Hospital patients are more likely to die if they are admitted to hospital over the weekend rather than on a weekday, figures have shown.
A reliance on junior doctors coupled with a lack of specialist services over the weekend period are two reasons that are being cited explaining why the death rate at hospitals across England increased by 7% at weekends over the 2005-06 period, research from the Dr Foster Unit and the Department of Acute Medicine at Imperial College London found.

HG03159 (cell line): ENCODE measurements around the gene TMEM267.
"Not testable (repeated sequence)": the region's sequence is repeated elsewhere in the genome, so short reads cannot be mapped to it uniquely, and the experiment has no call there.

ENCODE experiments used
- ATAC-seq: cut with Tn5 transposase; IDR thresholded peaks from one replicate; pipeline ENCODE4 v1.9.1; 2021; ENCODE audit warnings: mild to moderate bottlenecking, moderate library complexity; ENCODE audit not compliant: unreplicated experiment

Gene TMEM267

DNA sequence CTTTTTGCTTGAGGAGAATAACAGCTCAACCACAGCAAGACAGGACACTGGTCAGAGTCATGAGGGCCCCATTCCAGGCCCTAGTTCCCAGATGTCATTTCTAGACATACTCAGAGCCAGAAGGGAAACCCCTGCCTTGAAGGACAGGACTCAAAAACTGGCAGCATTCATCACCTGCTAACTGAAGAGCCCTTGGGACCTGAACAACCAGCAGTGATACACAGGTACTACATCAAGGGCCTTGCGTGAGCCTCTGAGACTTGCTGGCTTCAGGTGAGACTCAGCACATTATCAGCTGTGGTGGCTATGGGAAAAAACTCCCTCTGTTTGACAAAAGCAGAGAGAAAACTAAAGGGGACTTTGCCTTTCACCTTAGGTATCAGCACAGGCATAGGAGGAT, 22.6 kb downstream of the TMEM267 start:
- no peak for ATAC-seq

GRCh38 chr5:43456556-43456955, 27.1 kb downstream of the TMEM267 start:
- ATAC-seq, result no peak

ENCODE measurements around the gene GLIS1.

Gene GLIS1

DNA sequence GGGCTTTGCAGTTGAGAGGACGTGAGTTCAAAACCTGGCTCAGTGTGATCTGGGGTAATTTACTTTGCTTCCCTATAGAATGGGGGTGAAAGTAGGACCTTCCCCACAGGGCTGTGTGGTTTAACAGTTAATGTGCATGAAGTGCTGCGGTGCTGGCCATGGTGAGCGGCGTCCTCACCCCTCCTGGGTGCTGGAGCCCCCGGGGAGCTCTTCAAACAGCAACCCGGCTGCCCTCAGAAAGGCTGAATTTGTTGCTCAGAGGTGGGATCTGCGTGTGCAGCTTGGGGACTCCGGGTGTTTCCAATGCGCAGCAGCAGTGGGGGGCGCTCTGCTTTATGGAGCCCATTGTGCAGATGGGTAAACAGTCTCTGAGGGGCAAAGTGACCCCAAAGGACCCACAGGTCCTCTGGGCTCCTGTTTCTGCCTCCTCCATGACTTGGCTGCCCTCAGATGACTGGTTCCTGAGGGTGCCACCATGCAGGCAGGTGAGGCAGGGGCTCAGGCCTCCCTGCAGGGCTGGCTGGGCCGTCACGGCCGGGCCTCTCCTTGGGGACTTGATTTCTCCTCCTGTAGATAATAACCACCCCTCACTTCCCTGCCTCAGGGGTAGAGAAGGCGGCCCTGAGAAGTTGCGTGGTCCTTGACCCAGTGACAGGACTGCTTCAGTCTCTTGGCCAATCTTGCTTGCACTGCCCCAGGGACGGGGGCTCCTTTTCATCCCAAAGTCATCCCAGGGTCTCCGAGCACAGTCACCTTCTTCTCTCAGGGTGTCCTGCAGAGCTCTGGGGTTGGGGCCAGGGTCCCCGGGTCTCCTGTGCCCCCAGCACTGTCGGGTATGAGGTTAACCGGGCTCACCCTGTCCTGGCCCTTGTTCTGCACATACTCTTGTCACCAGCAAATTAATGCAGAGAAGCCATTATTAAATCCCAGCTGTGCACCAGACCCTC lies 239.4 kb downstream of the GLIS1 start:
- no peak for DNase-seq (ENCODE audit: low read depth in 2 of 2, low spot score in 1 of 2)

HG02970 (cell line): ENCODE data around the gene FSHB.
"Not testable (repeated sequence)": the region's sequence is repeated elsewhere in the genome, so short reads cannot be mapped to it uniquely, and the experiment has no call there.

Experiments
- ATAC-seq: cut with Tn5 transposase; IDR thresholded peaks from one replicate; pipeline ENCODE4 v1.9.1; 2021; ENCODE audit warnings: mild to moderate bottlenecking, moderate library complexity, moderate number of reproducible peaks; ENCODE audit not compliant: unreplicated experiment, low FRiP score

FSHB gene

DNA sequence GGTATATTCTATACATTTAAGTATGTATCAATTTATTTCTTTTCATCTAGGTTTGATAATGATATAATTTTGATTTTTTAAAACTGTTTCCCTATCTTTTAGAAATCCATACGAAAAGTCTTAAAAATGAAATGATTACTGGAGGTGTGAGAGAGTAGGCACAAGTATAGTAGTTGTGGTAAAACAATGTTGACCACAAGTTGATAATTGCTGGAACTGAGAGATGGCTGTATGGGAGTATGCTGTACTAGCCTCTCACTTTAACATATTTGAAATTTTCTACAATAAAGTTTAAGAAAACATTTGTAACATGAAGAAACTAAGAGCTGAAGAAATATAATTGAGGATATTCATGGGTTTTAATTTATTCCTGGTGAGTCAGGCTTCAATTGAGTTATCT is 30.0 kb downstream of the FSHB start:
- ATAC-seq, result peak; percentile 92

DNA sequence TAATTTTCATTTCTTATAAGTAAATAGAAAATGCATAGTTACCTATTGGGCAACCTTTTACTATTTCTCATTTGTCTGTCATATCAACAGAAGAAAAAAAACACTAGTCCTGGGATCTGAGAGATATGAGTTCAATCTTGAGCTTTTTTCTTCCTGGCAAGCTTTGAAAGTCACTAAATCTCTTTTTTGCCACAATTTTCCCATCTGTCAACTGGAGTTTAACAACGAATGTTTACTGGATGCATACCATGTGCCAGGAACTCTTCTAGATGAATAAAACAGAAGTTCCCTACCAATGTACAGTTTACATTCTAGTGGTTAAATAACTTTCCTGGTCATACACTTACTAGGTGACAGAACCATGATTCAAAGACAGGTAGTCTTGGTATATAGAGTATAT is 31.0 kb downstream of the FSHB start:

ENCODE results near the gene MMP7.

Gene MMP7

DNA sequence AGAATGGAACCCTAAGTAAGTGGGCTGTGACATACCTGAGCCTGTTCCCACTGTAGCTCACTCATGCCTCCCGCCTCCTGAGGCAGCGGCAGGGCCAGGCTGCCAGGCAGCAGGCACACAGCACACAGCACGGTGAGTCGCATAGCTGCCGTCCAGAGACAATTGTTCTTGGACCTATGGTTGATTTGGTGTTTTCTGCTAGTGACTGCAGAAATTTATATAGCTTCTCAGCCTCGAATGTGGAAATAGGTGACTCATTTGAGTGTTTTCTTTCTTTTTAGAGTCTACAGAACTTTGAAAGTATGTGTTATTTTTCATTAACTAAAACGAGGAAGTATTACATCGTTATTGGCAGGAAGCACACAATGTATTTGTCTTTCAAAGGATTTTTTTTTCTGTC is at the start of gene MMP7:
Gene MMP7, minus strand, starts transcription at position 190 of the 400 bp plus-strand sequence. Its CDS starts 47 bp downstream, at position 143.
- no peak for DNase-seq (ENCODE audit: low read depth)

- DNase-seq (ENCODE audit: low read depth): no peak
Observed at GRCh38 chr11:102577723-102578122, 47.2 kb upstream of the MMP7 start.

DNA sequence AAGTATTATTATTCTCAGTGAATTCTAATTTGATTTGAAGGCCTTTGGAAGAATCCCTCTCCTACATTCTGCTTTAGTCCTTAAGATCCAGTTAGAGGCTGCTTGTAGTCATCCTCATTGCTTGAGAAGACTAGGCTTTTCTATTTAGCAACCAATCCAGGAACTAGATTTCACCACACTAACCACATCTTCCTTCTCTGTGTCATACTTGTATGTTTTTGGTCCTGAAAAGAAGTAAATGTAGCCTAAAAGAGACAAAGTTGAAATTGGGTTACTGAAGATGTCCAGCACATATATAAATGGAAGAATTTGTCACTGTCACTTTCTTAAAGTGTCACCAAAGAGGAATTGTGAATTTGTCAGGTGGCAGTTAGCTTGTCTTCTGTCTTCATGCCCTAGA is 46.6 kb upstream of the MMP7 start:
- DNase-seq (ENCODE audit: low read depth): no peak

The 7% rise equates to 3,369 more deaths than would have been expected during weekday hours, the study found.
The findings add further weight to a separate report published recently which found that the NHS was “too reliant” on junior doctors who are often left to work unsupervised on wards overnight and at weekends.
The report also criticised the working hours of senior consultants who often prefer to work a standard week which inevitably impacts on patient treatment and junior staff training.
Study author Sir John Temple said that the need for junior doctors to ‘fill gaps’ in rotas meant that they did not have enough time with senior staff for training, resulting in inexperienced staff working without sufficient training during unsocial hours.